Our takeaway from this is that the value rotation that started in the fourth quarter of 2020 seems to be continuing – for most stocks. Focusing on small- and mid-caps, we still find the absolute valuations average and the relative valuations compelling. At year-end, the forward P/E multiple on the Russell 2000 Value Index was 15.9x, slightly below its average since 1999. Midcap value stocks are slightly above their long-term average at 15.7x, but not high in an absolute sense. Relative to their comparative growth indices, they trade at 37% for R2V/R2G and 46% for RMV/RMG compared to long-term averages of 59% and 70%. While value outperformed growth in the smaller market caps by a wide margin in 2021, it appears there is plenty of room left to run. Exactly how the market fares will likely depend on the outcomes to key developments surrounding COVID-19, inflation, interest rates, and valuation.

  • COVID-19 – As we write this letter, the Omicron variant has created a surge in cases that has eclipsed prior peaks. Fortunately, this variant appears to be less serious and is infecting a population with higher vaccination rates and better treatments for those becoming ill. With more people becoming infected and more becoming vaccinated, hopefully we will approach the long-awaited herd immunity and life can return to whatever new normal emerges. The potential negative path is that a newer variant comes forth that is more serious. Our view is that the former is more likely than the latter.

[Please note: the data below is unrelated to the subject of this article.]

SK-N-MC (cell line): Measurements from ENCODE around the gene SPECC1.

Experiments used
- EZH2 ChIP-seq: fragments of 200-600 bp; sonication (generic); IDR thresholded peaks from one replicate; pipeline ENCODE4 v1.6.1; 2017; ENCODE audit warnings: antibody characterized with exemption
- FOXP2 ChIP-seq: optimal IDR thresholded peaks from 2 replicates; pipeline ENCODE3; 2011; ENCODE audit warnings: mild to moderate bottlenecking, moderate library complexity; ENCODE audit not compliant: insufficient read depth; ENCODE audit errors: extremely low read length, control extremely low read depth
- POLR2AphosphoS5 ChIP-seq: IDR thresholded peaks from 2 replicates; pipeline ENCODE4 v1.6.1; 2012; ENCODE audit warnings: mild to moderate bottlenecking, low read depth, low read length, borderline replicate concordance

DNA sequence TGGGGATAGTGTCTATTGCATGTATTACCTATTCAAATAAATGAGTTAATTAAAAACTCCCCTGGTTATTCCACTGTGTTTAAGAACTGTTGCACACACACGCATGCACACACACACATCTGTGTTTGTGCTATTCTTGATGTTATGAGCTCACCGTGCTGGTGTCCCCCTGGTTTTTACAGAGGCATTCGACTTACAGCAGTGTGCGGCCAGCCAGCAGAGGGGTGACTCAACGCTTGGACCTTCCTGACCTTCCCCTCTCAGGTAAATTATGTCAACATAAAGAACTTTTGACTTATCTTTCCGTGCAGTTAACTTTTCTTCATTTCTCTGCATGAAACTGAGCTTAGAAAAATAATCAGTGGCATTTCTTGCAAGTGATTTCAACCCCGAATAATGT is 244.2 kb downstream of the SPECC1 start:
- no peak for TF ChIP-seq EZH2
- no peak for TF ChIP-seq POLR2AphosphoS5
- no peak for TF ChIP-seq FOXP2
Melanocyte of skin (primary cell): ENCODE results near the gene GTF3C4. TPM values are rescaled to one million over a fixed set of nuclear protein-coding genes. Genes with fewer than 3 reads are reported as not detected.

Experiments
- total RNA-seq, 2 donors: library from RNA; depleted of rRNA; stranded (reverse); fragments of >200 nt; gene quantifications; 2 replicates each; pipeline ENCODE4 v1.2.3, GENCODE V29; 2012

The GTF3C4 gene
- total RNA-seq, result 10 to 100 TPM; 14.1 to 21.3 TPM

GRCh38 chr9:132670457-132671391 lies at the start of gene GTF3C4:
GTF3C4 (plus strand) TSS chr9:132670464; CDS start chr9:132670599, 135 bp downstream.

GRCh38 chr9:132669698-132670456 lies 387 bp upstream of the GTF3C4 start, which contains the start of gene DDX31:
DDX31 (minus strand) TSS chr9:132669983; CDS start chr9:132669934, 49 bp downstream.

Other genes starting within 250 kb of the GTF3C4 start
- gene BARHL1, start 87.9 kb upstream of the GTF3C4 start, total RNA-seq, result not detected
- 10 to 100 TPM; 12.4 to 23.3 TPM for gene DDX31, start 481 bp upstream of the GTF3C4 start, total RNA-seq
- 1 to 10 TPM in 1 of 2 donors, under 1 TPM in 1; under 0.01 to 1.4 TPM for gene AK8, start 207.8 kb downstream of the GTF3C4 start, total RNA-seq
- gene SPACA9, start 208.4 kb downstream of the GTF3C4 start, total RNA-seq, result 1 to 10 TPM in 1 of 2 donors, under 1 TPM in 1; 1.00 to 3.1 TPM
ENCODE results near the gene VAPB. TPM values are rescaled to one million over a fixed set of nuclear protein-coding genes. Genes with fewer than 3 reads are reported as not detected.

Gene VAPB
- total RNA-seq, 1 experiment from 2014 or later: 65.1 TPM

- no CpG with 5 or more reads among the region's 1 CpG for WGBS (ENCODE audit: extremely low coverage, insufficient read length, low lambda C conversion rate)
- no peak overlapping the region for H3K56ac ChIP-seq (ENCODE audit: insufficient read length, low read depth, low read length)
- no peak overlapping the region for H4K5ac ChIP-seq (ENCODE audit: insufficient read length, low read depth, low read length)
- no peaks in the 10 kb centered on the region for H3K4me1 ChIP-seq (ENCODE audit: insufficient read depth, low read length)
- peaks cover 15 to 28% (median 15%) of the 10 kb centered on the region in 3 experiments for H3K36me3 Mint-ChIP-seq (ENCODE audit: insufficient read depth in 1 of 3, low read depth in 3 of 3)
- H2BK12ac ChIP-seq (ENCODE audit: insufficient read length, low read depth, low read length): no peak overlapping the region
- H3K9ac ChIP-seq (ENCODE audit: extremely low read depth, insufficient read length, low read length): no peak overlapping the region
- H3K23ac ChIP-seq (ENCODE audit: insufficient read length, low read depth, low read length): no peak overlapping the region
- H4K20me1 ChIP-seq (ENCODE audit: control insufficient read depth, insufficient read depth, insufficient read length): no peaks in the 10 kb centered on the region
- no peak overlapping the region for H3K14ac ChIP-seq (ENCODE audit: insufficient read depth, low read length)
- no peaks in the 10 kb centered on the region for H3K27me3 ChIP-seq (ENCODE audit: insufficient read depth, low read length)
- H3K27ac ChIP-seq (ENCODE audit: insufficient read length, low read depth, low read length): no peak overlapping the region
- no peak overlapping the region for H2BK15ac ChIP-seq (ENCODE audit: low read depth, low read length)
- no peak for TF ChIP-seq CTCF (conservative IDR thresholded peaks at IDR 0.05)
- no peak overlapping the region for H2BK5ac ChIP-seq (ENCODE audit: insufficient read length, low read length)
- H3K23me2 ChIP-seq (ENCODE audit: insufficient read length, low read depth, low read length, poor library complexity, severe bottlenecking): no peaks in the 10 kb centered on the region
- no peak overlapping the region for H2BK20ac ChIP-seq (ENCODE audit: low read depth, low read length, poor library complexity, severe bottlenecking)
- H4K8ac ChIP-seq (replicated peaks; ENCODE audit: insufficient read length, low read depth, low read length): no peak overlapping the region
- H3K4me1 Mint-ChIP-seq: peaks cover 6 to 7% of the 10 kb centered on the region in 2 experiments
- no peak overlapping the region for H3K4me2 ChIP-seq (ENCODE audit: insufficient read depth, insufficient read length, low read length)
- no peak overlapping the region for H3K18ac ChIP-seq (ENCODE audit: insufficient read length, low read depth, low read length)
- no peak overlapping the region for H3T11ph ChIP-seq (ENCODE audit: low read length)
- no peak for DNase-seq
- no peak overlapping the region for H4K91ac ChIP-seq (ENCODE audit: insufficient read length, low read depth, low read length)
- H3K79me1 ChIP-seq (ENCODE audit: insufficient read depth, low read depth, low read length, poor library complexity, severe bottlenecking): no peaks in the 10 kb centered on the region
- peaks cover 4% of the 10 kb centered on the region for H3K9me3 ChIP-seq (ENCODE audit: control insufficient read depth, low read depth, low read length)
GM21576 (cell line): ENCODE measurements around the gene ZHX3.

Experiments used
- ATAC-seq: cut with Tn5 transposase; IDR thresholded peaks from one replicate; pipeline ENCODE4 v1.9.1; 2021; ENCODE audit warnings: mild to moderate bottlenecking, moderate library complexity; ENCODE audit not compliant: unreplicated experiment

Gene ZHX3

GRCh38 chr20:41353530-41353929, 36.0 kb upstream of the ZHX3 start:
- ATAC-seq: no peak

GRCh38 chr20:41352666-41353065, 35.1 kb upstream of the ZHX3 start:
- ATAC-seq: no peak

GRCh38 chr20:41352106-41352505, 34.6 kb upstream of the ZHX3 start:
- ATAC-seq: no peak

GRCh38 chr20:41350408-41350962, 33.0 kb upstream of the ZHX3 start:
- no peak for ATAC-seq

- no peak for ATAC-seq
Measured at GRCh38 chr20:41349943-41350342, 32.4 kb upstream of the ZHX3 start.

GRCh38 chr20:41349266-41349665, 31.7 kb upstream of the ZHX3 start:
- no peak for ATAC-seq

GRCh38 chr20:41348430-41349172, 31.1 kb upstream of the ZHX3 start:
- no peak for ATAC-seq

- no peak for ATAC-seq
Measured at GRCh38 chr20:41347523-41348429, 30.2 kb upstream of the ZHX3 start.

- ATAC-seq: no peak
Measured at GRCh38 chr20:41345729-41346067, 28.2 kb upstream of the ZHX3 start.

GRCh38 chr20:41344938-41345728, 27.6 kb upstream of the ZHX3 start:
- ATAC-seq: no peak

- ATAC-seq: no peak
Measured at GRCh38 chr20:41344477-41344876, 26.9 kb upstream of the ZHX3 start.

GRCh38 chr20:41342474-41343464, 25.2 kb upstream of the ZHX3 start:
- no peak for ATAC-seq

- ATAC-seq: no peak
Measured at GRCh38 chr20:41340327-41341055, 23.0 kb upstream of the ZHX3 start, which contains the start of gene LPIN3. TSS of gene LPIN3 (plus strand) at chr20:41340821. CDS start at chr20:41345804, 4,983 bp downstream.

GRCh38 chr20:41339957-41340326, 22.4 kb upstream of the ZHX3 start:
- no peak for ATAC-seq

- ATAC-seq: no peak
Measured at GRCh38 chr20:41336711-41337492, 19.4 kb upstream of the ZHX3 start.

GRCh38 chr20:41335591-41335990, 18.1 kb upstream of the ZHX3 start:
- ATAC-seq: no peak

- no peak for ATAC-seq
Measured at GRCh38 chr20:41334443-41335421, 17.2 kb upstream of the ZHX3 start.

• Inflation – Inflation has clearly not been as transient as the Fed had expected it to be earlier in 2021. The rate of change in prices has run at levels not seen in a long time. While we expect the price increases to slow as we anniversary some of 2021’s increases, we think that inflation looks more widespread and stickier than some of the surges in prices in the past. Almost every commodity we look at is up double-digit percentages from a year ago and most were up strongly in 2020. Wages are rising at the fastest rate in a long time and the labor market looks undersupplied with job openings near records and quit rates at records. It seems likely that wages will have to rise further to close these gaps. This seems likely to drive both cost-push and demand-pull inflation.